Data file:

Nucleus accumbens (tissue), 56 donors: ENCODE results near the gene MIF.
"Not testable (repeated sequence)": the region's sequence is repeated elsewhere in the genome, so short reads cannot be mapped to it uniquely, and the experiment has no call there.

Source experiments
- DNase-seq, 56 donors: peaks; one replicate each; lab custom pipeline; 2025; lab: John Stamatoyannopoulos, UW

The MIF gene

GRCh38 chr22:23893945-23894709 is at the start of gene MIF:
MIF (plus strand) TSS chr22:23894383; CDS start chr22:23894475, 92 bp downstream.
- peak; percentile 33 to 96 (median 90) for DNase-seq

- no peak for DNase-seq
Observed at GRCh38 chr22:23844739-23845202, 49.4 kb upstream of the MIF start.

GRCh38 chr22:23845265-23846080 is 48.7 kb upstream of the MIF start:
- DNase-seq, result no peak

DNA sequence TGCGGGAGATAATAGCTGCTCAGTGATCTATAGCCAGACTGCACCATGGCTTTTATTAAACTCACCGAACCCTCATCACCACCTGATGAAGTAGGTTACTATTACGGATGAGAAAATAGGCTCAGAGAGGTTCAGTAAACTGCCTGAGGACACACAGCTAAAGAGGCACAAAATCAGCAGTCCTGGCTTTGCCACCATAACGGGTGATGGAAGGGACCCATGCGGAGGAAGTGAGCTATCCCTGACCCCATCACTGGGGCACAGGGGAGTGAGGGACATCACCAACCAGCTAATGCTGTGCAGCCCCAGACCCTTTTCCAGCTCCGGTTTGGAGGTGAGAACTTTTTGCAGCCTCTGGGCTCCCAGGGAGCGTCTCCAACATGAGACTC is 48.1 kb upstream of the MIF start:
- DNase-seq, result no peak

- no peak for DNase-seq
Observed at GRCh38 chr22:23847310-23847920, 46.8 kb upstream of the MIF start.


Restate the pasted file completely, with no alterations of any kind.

Nucleus accumbens (tissue), 56 donors: ENCODE results near the gene MIF.
"Not testable (repeated sequence)": the region's sequence is repeated elsewhere in the genome, so short reads cannot be mapped to it uniquely, and the experiment has no call there.

Source experiments
- DNase-seq, 56 donors: peaks; one replicate each; lab custom pipeline; 2025; lab: John Stamatoyannopoulos, UW

The MIF gene

GRCh38 chr22:23893945-23894709 is at the start of gene MIF:
MIF (plus strand) TSS chr22:23894383; CDS start chr22:23894475, 92 bp downstream.
- peak; percentile 33 to 96 (median 90) for DNase-seq

- no peak for DNase-seq
Observed at GRCh38 chr22:23844739-23845202, 49.4 kb upstream of the MIF start.

GRCh38 chr22:23845265-23846080 is 48.7 kb upstream of the MIF start:
- DNase-seq, result no peak

DNA sequence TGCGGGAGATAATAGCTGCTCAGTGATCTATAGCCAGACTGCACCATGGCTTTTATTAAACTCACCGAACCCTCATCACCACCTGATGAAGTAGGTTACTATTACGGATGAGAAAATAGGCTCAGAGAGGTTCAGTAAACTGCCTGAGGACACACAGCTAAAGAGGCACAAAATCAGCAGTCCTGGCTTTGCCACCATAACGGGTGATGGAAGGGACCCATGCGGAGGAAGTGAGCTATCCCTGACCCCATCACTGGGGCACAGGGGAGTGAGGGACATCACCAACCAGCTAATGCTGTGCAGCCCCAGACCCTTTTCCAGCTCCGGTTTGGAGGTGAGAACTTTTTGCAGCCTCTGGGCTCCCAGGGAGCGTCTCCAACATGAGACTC is 48.1 kb upstream of the MIF start:
- DNase-seq, result no peak

- no peak for DNase-seq
Observed at GRCh38 chr22:23847310-23847920, 46.8 kb upstream of the MIF start.